Edwards’ signature on House Bill 1, the $45 billion budget approved in the waning minutes of the 2023 legislative session, came with five line-item vetoes to free up $125 million used to restore funding in other areas.
Lawmakers cut $100 million from an increase in funding for LDH as part of a compromise crafted by a conference committee of legislative leaders just minutes before votes to approve the budget. Many lawmakers have since said they were unaware of the cut when they voted to approve the budget and have called on Edwards to restore the funding following a hearing to vet the potential impact.
To balance the budget, Edwards vetoed a $125 million payment to the state’s initial unfunded accrued pension liability. Other vetoes restored $50,000 in funding for a business development program, $2 million for the Cancer Research Center, and $7.5 million for early childhood education seats.
LDH officials testified last week that the $100 million removed from the budget would likely result in cuts or reductions to behavioral health, nursing homes, cancer screenings, funds for public-private partner hospitals, ambulatory surgical centers, and other areas.
“There aren’t really any good places you can make cuts of this size,” Health Secretary Stephen Russo told lawmakers.
Edwards noted during an “Ask the Governor” monthly radio show on Wednesday that LDH is required to provide certain services.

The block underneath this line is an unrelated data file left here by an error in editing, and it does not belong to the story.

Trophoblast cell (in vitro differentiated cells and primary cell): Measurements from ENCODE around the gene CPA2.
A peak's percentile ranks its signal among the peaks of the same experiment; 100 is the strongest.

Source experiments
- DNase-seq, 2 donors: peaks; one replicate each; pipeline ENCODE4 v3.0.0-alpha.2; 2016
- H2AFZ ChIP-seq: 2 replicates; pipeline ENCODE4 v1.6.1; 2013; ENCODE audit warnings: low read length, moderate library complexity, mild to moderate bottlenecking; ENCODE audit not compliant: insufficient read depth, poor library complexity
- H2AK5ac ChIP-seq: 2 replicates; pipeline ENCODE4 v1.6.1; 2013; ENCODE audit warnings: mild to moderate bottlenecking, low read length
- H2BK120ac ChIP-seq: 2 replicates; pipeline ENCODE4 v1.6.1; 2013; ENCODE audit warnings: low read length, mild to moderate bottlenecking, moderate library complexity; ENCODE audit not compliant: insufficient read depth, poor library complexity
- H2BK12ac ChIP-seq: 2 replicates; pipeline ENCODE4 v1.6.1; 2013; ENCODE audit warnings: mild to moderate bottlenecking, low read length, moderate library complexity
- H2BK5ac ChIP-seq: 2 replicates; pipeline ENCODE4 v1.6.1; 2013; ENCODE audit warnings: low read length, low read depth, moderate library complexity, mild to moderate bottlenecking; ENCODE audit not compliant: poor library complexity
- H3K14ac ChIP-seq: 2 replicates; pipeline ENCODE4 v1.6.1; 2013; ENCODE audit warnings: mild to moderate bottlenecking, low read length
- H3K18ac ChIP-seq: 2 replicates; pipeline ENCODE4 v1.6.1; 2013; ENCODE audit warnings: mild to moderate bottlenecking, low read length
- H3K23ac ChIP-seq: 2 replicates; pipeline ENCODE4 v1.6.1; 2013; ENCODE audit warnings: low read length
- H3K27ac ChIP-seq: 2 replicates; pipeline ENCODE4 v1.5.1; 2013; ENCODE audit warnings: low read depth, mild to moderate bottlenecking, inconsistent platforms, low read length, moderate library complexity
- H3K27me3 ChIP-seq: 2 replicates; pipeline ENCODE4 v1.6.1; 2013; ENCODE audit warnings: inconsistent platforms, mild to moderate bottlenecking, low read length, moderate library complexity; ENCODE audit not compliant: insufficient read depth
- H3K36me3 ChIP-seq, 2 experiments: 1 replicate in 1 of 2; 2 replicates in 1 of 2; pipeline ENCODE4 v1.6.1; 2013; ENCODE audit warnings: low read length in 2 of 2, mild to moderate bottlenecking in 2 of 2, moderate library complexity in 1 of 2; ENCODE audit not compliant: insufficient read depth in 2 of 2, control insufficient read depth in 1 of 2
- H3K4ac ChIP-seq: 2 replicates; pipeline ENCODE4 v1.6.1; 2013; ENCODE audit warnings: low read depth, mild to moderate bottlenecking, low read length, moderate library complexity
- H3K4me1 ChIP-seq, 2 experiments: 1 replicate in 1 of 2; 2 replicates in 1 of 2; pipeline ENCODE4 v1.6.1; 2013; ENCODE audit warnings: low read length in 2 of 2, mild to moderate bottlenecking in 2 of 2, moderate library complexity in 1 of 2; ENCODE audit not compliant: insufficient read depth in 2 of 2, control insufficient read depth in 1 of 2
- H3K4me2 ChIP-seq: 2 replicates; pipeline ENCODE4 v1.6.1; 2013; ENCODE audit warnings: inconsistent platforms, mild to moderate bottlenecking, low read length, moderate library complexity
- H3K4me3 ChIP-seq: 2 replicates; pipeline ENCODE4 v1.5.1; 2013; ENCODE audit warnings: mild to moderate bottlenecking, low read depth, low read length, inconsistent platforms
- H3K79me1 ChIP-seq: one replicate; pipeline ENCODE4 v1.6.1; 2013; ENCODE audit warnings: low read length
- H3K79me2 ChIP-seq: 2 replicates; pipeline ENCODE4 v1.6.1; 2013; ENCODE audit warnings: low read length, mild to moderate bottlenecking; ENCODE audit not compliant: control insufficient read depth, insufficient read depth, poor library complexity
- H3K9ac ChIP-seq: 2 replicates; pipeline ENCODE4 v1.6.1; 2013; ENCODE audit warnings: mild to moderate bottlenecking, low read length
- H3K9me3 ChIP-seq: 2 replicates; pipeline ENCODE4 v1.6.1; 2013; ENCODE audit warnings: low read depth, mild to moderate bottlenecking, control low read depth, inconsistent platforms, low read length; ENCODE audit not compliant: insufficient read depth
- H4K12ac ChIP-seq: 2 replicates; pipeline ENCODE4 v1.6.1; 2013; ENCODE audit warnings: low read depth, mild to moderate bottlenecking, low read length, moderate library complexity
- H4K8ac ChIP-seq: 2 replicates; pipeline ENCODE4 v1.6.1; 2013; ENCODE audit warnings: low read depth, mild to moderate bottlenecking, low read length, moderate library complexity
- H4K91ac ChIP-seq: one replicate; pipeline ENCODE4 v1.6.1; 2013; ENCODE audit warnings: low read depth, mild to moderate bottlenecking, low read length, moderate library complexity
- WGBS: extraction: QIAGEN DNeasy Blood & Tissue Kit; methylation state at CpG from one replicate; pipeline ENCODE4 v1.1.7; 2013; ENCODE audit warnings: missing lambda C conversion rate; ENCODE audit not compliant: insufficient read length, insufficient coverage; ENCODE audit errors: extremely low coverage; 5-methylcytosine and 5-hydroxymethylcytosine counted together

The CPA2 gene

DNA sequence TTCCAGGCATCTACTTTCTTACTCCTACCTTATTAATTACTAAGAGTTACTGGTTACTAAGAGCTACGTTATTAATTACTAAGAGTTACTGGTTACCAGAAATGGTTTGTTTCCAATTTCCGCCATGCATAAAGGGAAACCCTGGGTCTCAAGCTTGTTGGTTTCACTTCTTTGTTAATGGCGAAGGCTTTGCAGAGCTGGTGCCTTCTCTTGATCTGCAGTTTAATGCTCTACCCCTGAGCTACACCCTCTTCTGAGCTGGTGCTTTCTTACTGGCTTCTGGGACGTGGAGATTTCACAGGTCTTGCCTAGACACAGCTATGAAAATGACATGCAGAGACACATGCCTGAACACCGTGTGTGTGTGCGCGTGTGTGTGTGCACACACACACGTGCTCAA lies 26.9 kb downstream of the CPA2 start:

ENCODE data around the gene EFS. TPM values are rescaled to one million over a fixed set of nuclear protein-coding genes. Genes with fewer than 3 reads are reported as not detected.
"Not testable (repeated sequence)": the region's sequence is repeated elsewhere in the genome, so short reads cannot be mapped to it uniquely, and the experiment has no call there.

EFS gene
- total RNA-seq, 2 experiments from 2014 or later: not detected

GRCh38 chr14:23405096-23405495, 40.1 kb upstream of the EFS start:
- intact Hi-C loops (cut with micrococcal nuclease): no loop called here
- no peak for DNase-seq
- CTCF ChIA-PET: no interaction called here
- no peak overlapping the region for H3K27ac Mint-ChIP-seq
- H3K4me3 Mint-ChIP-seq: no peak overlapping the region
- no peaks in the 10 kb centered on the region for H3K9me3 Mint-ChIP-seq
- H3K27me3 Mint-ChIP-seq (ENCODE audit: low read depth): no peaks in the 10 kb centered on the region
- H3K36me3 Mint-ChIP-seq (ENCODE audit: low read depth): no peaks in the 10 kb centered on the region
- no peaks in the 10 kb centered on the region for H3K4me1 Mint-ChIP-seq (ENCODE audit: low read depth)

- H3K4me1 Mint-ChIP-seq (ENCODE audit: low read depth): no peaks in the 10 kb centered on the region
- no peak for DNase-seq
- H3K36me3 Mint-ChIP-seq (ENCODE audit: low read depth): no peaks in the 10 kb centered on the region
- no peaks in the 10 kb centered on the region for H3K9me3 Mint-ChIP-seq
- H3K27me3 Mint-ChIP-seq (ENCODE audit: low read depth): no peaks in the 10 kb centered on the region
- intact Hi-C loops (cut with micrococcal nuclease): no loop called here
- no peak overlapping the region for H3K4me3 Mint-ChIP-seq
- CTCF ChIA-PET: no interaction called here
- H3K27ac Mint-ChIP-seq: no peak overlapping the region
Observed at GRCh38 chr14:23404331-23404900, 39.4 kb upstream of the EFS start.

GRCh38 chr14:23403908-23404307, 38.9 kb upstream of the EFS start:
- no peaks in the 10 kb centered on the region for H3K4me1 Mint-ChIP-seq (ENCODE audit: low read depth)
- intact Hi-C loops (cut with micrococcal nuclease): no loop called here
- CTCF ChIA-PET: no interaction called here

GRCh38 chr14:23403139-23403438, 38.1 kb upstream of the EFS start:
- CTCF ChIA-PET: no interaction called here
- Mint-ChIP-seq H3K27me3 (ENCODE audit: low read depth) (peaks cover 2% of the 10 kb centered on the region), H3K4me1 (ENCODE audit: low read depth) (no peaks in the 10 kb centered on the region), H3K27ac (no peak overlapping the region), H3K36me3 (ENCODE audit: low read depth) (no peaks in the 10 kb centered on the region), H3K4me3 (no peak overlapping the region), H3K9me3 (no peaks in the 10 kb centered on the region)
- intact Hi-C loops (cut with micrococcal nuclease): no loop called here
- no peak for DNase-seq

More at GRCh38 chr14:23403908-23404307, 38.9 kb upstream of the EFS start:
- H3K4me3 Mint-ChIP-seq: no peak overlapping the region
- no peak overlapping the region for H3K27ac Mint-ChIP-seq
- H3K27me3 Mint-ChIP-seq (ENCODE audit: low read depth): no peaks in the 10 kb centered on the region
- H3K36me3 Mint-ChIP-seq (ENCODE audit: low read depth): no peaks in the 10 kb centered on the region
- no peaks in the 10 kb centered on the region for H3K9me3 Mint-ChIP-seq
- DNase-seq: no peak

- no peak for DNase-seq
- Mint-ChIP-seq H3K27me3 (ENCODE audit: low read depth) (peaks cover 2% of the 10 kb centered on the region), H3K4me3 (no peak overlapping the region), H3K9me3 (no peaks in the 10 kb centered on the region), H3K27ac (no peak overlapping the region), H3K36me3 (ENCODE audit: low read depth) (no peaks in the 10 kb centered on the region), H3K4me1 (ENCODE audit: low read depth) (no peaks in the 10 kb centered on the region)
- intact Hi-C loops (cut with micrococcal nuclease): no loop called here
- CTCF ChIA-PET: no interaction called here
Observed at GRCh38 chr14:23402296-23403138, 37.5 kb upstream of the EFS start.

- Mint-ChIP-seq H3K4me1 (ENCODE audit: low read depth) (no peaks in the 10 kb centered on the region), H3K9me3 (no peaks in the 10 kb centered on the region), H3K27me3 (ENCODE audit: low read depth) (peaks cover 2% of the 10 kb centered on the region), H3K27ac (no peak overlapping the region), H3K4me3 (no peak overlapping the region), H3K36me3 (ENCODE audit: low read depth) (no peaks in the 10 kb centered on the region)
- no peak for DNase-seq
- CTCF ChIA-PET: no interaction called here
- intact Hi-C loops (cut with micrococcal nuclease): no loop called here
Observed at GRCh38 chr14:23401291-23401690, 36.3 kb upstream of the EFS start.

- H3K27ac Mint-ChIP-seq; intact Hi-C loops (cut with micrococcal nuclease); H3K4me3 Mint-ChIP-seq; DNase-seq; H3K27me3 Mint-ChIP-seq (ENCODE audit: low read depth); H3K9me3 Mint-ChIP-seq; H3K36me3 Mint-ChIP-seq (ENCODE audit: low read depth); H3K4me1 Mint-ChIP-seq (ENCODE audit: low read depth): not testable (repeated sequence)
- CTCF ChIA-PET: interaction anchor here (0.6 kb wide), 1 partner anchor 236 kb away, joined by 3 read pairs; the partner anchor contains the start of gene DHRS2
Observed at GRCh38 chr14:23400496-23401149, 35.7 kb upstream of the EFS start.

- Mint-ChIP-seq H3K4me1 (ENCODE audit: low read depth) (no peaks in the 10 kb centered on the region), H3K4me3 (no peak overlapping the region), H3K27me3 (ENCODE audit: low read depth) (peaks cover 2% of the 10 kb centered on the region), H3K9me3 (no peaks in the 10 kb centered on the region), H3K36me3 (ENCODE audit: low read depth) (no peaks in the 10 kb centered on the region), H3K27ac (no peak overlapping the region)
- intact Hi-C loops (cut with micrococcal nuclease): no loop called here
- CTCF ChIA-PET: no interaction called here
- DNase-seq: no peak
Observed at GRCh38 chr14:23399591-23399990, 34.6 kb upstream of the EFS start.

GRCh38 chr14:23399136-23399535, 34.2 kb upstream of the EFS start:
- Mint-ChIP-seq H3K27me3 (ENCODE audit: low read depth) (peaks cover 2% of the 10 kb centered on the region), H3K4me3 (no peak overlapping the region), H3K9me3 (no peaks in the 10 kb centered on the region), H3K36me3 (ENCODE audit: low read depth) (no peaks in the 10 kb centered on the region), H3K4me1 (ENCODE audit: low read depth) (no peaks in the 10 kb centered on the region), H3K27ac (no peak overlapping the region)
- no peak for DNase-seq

“You can’t cut mandatory parts of your Medicaid program,” he said, “you have to cut optional services.”
Republicans in the House and Senate struggled to reconcile different approaches to the budget during the recent session, with conservatives in the lower chamber intent on staying below the spending cap in the state constitution and Senate leadership siding with Edwards to spend the state’s $2.2 billion in extra revenue on teacher raises, coastal restoration projects, transportation, capital improvements, and other mainly one-time expenses.
Other Edwards vetoes have nixed legislation to phase out the state’s corporate franchise tax; establish a 25-foot safety zone for police; repeal a requirement state employees earning over $100,000 to hold a state driver’s license and registration; provide additional pay for teachers and other school employees; mandate notification requirements for insurance companies; clarify school immunization requirements; ban central bank digital currency; and increase transparency in health care pricing.
Edwards has also promised to reject several bills involving transgender issues.
Lawmakers have not yet decided whether to return to Baton Rouge for a veto override session, though several have said they expect to do so.